Foreign travel advice
The Foreign and Commonwealth Office (FCO) advise against all travel to:
- the Federally Administered Tribal Areas
- the districts of Charsadda, Kohat, Tank, Bannu, Lakki, Dera Ismail Khan, Swat, Buner and Lower Dir in Khyber-Pakhtunkhwa
- the city of Peshawar and districts south of the city, including travel on the Peshawar to Chitral road via the Lowari Pass
- northern and western Balochistan
- travel on the Karakoram Highway between Islamabad and Gilgit
The FCO advise against all but essential travel to:
- the Kalesh Valley, the Bamoboret Valley and Arandu District to the south and west of Chitral in Khyber-Pakhtunkhwa
- the city of Quetta
- the city of Nawabshah in Sindh Province, and areas of interior Sindh to the north of Nawabshah
The Pakistan Tehreek e Insaf (PTI) political party is planning protests in Islamabad, beginning on 28 October. These protests are likely to disrupt travel around Islamabad. Whilst most protests in Pakistan are peaceful, they can turn violent quickly. You should avoid getting caught up in demonstrations, large crowds of people and public events.
Pakistan is in a major earthquake zone and remains at risk from further earthquakes, aftershocks, landslides and flooding. You should familiarise yourself with safety procedures in the event of an earthquake. See Natural disasters
There is a high threat from terrorism, kidnap and sectarian violence throughout Pakistan. There is a heightened threat of terrorist attacks, and kidnapping against western nationals in Pakistan. You should be particularly vigilant and take appropriate security precautions.
Foreigners, in particular westerners, may be directly targeted. Densely populated unsecured areas, such as markets, shopping malls, restaurants and places where westerners and the Pakistani elite are known to congregate, are potential focal points for attacks. You should be extra vigilant at all times and minimize your exposure to areas that pose a higher risk.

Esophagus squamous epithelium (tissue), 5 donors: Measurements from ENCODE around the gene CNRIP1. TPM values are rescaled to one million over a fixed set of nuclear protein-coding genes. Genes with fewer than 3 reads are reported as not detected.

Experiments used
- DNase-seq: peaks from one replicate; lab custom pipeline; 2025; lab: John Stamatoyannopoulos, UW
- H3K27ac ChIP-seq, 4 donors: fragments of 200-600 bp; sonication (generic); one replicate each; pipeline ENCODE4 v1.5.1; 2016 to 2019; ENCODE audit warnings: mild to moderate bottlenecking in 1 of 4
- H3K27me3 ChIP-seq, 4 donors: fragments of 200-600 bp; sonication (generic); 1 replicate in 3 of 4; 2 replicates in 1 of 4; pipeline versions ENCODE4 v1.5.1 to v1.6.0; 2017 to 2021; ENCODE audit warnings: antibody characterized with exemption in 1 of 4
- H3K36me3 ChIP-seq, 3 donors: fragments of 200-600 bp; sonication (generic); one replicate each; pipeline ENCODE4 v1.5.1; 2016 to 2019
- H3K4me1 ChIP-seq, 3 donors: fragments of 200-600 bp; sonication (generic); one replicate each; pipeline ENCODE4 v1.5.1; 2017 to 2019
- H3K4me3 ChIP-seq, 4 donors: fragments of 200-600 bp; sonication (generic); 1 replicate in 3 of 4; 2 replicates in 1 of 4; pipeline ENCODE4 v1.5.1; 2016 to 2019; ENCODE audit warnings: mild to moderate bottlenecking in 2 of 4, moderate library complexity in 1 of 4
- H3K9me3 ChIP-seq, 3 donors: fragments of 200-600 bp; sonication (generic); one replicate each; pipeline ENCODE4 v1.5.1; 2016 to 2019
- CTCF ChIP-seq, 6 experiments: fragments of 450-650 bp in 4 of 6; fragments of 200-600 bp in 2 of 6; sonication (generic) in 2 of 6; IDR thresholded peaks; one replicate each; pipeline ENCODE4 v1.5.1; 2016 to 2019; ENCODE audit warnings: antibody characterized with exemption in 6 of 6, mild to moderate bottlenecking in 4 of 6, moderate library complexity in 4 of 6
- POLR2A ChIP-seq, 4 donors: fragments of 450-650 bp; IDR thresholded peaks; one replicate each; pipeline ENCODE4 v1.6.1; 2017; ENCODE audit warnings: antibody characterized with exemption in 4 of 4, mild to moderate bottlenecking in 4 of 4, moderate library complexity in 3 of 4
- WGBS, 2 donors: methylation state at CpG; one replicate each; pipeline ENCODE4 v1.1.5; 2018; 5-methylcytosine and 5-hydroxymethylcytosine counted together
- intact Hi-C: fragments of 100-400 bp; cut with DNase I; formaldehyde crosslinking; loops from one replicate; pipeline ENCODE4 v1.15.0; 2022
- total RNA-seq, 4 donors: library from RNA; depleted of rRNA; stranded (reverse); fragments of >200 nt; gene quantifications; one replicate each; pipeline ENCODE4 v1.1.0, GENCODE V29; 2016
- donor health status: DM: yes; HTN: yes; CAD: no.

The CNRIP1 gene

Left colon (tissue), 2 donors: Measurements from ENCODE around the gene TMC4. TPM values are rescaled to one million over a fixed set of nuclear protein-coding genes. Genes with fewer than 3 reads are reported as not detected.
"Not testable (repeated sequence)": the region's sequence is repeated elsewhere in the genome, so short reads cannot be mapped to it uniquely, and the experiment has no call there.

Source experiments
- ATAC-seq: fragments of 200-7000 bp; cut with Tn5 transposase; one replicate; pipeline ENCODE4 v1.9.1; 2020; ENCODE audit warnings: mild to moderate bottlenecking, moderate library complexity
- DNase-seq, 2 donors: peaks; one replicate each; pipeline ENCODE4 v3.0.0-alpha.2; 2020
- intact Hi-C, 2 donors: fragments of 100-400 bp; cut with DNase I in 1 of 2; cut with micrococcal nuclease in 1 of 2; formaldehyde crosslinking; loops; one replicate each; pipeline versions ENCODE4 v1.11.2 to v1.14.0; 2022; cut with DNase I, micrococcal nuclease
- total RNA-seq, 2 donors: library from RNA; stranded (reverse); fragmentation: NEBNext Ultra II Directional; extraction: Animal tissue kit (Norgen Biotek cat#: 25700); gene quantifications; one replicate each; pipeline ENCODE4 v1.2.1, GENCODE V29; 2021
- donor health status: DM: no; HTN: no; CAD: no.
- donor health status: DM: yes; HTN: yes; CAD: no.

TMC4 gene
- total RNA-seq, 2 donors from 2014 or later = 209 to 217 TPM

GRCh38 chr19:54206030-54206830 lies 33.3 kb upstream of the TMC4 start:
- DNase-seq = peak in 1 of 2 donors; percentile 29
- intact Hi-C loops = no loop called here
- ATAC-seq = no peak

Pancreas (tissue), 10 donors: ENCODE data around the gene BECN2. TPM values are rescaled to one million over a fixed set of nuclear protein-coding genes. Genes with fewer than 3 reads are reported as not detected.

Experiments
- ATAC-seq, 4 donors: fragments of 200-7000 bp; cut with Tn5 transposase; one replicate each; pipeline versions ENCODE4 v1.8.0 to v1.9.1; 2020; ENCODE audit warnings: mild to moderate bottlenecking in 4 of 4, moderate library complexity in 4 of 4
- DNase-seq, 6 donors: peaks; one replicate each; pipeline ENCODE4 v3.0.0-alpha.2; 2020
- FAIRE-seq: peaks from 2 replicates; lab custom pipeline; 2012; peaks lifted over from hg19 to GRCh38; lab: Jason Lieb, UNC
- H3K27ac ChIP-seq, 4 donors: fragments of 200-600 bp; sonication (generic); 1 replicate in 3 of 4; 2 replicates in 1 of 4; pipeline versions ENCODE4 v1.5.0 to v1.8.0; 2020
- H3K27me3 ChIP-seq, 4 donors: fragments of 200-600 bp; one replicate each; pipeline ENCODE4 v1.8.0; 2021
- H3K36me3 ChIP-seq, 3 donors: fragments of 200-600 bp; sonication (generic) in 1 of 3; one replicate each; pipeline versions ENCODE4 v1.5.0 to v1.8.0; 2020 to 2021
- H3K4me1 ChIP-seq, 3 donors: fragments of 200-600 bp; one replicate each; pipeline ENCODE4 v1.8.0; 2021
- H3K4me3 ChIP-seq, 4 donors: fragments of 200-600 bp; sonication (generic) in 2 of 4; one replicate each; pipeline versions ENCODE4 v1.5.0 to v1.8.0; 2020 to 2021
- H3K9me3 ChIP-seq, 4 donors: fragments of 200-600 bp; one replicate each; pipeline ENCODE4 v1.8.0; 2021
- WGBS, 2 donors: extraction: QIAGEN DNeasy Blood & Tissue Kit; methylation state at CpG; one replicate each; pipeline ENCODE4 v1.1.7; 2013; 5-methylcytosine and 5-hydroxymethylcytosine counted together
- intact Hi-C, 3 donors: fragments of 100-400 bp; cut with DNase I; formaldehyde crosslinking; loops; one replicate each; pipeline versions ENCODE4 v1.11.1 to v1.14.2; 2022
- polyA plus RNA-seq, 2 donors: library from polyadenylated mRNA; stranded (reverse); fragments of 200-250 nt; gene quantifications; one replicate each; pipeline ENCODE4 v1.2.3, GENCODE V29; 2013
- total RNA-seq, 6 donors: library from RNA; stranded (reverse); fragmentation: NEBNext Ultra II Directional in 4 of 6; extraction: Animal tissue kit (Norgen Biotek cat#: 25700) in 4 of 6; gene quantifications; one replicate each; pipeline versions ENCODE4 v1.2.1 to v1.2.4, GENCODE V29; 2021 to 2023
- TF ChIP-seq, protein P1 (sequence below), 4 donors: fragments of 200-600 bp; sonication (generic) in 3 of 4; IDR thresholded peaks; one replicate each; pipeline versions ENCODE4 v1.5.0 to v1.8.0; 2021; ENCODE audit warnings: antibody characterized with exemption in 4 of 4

Security forces in Pakistan remain on high alert following previous attacks. Alert levels in major cities can fluctuate, and travellers should monitor local media. There may be increases in security force presence and restrictions on movement may be put in place at short notice.
In response to the World Health Organisation’s emergency recommendations about the spread of polio virus, the government of Pakistan now requires all departing travellers who have spent more than 4 weeks in Pakistan to produce a valid vaccination certificate at the time of their departure. This certificate should show that either Oral Polio Vaccine or Inactivated Polio Vaccine has been administered between 4 weeks and 12 months before departure from Pakistan. See this advice issued by the National Travel Health Network and Centre.
The Overseas Business Risk service offers information and advice for British companies operating overseas on how to manage political, economic, and business security-related risks.
Take out comprehensive travel and medical insurance before you travel.
Around 270,000 British nationals visit Pakistan every year. Most visits are trouble-free.